Animal Therapy Benefits for Hospice Care

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We have heard of therapy puppies and cats but never a therapy duck! Meet Webster, the mallard duck that wandered into Johnston’s WesleyLife as the new pet therapy volunteer. What is so interesting about Webster is that you can actually pet him! He even goes up on patient’s laps!

Webster is no ordinary duck though, and the best part about him is that he brings joys to different patients in many different ways. Based on the patient’s condition and their upbringing, Webster can reinvoke childhood memories for those that grew up in rural areas or connect to people that have never even socialized with ducks before. His low temperament and friendly demeanor definitely make him an ideal suitor for this particular business.

Animal Therapy Benefits for Hospice Care

Now, we know that patients that receive visitors and family socialization time seem to do better and sustain life longer than those that don’t, but have you ever actually read up on what animals can do for us? According to Huffington Post, “studies have shown that animal-assisted therapy can offer immediate physiological and psychological benefits, including lowering blood pressure, stress and anxiety in many patient populations, including those in hospice, the elderly, and those with behavioral health issues.” Sometimes we just need that non-judgmental, unconditional loving that we feel we cannot receive from the human race and animals are just the ones to do it.   

For those that don’t have the capacity to take care of and love for animals on their own, this type of situation with Webster is the perfect solution because they can get the quality time they want without the responsibility. It is quite a common thing to see that Hospice Care and health facilities have an animal companion or sponsor to lift the spirits of their patients through some good old fashioned pet therapy.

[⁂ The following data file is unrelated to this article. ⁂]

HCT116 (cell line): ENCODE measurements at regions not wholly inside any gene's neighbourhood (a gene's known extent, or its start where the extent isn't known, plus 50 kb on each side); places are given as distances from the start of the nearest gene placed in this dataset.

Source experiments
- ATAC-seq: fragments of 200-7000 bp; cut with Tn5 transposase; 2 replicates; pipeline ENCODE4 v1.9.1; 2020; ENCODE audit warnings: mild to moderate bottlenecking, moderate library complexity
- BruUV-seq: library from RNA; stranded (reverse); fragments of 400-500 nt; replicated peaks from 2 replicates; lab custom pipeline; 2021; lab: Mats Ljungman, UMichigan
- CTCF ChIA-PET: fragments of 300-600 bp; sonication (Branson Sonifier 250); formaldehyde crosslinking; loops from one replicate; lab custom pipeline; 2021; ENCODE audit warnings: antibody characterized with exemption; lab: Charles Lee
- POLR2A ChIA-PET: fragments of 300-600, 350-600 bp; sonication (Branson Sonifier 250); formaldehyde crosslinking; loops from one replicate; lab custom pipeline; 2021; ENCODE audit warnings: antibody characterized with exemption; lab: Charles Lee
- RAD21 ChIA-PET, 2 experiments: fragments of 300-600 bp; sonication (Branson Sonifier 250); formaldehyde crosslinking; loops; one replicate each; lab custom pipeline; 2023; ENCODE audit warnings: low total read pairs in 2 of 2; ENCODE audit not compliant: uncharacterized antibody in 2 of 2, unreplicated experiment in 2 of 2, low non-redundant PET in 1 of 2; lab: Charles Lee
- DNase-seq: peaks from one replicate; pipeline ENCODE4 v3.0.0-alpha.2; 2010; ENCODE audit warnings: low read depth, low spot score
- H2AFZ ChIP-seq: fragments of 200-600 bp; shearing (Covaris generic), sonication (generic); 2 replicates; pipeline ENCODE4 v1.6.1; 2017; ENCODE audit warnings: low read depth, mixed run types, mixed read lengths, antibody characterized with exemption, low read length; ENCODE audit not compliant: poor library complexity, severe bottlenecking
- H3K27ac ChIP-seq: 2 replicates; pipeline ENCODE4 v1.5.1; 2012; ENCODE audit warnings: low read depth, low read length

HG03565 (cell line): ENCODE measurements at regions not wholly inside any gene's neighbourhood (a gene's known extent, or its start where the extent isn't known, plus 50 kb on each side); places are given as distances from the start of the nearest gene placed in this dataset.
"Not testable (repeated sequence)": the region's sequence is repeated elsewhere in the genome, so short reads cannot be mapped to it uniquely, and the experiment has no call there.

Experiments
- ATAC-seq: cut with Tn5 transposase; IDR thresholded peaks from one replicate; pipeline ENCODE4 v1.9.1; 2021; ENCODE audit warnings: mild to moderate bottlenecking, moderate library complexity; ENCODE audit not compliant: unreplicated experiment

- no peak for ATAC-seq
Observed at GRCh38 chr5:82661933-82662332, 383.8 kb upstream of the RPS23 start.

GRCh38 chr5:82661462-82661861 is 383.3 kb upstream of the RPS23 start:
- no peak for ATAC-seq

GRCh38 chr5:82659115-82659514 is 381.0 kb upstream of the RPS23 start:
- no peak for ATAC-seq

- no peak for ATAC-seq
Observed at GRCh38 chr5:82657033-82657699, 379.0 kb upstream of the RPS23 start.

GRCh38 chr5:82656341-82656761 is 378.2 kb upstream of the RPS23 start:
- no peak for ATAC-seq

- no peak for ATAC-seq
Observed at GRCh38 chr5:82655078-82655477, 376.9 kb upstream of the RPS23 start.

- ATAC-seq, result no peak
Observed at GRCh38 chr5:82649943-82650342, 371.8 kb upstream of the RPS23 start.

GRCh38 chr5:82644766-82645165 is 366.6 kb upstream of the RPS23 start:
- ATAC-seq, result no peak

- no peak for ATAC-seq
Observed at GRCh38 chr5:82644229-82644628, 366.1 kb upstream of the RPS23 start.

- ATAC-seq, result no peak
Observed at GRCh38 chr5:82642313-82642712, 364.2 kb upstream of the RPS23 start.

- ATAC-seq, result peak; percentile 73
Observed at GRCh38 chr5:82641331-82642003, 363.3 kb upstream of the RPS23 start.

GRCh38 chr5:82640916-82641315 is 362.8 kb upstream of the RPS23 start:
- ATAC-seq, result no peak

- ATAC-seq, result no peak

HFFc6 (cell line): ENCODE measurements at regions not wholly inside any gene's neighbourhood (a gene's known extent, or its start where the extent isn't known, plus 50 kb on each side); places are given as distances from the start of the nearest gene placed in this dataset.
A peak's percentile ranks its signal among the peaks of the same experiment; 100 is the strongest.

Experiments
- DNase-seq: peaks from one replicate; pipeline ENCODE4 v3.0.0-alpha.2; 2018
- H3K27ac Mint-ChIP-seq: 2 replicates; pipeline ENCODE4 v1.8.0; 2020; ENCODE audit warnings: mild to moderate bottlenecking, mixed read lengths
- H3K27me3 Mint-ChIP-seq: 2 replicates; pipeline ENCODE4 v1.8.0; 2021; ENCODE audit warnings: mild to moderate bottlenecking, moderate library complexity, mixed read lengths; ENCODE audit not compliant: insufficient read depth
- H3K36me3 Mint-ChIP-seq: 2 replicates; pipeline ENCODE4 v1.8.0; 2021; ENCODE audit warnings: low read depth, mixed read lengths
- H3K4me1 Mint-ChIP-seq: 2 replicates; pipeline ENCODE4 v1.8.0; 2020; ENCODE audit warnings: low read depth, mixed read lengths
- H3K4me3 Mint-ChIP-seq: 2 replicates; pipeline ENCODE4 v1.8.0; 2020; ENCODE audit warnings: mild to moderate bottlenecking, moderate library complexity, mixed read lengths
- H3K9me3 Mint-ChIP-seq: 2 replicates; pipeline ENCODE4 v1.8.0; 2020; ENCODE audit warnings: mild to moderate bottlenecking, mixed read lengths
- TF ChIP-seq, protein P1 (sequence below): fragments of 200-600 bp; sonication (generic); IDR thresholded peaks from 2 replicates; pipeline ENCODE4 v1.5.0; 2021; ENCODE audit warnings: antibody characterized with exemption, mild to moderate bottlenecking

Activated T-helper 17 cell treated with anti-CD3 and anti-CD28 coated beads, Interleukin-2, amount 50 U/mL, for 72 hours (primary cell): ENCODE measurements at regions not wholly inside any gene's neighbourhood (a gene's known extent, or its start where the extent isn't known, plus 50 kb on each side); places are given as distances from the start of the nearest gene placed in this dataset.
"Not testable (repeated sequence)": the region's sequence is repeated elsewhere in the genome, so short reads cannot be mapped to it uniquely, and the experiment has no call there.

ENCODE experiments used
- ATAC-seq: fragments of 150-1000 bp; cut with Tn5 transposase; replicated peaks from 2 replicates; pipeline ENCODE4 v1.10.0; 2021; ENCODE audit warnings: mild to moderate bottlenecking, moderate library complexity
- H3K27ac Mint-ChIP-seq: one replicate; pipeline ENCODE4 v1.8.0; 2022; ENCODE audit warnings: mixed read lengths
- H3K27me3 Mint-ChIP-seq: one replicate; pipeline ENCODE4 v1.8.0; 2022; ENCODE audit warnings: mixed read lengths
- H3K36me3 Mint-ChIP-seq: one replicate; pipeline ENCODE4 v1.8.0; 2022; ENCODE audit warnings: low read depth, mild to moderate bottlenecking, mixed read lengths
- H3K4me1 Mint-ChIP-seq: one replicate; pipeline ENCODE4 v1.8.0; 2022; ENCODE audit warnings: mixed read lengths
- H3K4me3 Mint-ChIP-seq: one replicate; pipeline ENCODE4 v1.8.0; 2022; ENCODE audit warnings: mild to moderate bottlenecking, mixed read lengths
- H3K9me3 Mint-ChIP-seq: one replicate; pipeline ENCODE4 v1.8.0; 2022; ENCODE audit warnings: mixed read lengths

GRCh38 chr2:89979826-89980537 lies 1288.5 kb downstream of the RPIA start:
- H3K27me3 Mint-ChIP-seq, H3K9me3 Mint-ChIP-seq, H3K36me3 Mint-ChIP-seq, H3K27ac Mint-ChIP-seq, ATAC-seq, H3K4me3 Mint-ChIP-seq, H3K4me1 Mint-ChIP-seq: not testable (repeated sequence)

Here is a sweet video clip of the wonderful Webster for all of you to enjoy!

View Video: Therapy duck waddles into the hearts of Iowa hospice patients

Phoenix home health care professionals can help you with more advice or questions you may have. For more information on our services, experience, or rates, call (602) 396-5742 or fill out our contact form. We look forward to serving you.


Home Health Care to be Revolutionized with Smartwatch Technology

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Watches are in and they are no stranger to helping people out; especially home health care patients. It seems as though necklaces aka life alert systems are a thing of the past thanks to Samsung and their recent partnership with Reemo Health, a senior health technology company. Originally set out to improve the quality of home health care for senior patients in usability, heart rate monitoring, body movements, and GPS location. This partnership that started two years prior has now blossomed into a device that not only works well for care receivers, but now care givers. With alerts and status reports on patients wearing the devices, the new system is set to prepare all home health care givers for whatever curveballs their patients may inadvertently “throw” at them.

Home Health Care to be Revolutionized with Smartwatch Technology &

The absolute last thing Reemo Health wanted to do was to place another burden upon the shoulders of care givers when navigating their ways through the sometimes rough seas of home health care. According to Home Health Care News, “health care providers can examine the wearer’s data, including their activities and conditions prior to a hospitalization or fall. That retrospective data can help determine what happened and how providers can prevent the occurrence, keeping the patient at home. The smartwatch data can also be integrated on an electronic health record.” Teaming up with Teradata, a leading data and analytics solutions provider, the smartwatch device is already being utilized all over the country.